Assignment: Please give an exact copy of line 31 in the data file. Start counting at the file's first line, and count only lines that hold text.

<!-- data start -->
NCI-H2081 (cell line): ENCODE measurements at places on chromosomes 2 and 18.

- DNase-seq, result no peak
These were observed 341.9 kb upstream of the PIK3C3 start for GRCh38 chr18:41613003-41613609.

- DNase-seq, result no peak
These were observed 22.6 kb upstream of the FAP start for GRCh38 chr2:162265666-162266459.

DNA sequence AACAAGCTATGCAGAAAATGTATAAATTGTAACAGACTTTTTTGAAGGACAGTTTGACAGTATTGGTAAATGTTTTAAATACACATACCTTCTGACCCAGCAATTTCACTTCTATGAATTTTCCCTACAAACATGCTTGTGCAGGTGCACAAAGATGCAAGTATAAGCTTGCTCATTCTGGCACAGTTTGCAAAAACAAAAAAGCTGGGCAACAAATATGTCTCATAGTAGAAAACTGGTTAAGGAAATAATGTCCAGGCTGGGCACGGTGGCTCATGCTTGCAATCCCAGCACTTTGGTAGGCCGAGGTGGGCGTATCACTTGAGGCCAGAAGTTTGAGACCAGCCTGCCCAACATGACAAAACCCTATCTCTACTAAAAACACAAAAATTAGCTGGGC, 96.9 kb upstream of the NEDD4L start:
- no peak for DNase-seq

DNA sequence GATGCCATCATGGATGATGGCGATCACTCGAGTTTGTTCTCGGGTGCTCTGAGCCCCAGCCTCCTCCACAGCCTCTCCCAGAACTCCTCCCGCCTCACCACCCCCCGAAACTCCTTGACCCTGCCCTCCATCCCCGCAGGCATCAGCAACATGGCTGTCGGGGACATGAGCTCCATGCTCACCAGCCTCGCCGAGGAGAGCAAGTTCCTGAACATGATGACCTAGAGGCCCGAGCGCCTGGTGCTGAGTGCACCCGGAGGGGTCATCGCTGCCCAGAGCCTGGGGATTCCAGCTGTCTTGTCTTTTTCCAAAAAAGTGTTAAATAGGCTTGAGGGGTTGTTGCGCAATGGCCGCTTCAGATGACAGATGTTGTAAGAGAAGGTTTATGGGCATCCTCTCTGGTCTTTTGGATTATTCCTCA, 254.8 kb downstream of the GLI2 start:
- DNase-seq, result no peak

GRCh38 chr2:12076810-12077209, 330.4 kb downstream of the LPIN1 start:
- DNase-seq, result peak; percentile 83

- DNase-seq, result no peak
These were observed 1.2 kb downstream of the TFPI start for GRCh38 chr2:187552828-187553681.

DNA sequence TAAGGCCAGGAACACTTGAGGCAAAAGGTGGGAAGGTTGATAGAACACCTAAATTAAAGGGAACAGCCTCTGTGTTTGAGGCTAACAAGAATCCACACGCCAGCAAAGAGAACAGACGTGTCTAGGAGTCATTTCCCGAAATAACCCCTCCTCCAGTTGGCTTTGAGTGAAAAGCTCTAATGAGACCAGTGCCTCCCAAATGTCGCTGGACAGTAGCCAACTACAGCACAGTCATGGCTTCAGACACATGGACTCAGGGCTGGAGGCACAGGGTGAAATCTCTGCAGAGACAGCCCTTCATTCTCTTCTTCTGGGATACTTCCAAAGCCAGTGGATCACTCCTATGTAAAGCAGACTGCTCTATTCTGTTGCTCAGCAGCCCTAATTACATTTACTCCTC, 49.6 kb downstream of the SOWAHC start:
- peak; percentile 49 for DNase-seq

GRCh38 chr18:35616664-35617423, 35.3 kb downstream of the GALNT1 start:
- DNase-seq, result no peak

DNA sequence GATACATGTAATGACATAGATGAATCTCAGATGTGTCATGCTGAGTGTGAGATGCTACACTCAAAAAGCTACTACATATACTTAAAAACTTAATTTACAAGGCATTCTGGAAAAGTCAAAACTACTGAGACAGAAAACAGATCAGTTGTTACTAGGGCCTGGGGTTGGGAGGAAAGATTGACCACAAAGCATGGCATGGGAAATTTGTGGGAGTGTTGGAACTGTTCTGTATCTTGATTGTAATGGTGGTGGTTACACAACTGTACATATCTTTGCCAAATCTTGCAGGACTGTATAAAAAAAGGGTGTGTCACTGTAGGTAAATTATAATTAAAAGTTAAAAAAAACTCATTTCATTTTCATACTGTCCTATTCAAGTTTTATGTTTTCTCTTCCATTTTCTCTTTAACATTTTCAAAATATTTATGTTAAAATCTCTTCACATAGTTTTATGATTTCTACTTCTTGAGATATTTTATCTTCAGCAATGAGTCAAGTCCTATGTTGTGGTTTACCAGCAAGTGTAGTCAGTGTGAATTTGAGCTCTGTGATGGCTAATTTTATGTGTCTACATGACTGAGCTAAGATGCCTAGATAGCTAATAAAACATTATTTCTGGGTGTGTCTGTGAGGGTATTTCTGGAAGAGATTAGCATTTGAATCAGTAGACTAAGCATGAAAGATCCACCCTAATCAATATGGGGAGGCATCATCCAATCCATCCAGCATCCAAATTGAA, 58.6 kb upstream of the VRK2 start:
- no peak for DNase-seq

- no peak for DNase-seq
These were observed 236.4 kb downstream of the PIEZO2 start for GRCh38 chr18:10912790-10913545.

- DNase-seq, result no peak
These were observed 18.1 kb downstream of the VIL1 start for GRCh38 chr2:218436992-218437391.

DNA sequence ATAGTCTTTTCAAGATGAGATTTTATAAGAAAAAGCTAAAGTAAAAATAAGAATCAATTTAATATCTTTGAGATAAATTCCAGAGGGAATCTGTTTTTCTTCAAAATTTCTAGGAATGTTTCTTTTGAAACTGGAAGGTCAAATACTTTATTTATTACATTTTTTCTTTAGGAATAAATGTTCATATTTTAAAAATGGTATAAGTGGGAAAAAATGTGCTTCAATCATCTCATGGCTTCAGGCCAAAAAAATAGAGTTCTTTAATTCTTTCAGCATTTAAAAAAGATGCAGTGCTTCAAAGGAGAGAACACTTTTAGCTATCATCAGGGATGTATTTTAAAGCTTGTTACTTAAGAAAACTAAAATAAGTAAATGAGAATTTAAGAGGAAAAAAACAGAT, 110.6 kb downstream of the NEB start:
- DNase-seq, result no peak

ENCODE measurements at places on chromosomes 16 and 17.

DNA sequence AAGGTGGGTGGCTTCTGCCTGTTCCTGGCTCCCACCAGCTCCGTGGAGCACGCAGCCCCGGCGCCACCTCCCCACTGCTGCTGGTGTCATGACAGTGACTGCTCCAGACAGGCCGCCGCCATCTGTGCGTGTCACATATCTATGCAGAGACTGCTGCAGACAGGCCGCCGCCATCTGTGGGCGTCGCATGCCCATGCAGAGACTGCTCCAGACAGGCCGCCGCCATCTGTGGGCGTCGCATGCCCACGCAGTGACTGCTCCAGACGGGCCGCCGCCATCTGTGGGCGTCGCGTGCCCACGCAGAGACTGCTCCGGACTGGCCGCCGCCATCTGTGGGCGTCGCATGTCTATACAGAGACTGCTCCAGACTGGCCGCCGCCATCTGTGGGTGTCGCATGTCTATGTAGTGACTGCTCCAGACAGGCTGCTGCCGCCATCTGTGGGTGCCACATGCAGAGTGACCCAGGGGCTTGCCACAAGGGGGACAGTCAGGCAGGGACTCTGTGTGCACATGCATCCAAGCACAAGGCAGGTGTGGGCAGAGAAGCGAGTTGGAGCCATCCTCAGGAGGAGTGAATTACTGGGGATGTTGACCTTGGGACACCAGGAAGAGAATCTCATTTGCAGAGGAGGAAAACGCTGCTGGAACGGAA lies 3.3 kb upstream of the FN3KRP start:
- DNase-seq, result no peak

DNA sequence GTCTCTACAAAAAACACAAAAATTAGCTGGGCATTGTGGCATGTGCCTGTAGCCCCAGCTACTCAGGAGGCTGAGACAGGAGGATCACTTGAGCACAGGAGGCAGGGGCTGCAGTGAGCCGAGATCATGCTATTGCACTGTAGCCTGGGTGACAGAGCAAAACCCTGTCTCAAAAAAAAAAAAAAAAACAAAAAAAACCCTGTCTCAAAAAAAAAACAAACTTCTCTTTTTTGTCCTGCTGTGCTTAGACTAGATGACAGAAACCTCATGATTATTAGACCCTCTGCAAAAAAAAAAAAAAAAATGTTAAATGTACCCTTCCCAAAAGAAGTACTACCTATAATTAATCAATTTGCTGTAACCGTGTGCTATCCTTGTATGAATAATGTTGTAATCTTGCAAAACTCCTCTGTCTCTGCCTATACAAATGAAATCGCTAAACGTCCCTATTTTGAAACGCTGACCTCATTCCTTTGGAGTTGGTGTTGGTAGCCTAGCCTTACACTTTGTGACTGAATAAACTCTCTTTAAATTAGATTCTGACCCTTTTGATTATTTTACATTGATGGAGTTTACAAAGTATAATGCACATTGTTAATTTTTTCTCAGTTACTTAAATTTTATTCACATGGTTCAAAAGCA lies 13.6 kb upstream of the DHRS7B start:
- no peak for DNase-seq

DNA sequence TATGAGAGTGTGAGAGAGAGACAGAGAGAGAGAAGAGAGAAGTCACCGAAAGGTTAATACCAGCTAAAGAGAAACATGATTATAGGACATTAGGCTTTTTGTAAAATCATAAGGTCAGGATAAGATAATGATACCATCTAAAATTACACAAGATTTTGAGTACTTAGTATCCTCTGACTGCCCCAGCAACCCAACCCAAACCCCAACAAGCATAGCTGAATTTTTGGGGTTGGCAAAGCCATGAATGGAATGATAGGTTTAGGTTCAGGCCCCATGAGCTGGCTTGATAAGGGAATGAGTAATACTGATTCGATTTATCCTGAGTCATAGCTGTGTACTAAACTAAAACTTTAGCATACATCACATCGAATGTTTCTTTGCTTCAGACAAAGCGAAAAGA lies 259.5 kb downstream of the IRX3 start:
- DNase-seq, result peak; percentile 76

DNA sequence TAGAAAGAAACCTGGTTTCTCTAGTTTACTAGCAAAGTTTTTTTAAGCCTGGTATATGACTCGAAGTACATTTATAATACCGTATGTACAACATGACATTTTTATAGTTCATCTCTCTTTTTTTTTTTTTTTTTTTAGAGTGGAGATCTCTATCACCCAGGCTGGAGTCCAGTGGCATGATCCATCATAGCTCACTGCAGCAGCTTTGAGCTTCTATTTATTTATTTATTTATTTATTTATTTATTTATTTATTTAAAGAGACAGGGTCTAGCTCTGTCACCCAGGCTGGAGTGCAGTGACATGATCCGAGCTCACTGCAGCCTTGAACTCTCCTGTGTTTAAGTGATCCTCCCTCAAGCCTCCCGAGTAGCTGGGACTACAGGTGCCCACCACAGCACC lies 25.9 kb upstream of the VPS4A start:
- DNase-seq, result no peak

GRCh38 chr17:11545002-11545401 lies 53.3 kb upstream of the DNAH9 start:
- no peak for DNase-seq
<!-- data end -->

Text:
DNA sequence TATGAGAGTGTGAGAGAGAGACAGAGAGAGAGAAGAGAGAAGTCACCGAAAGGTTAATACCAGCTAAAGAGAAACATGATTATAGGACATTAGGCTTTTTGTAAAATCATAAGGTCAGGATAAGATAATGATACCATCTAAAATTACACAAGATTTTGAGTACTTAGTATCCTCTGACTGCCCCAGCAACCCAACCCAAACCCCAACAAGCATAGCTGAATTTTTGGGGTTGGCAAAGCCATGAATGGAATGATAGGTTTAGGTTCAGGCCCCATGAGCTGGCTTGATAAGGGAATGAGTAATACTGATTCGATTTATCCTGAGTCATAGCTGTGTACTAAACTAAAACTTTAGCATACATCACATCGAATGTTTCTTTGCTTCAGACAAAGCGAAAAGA lies 259.5 kb downstream of the IRX3 start: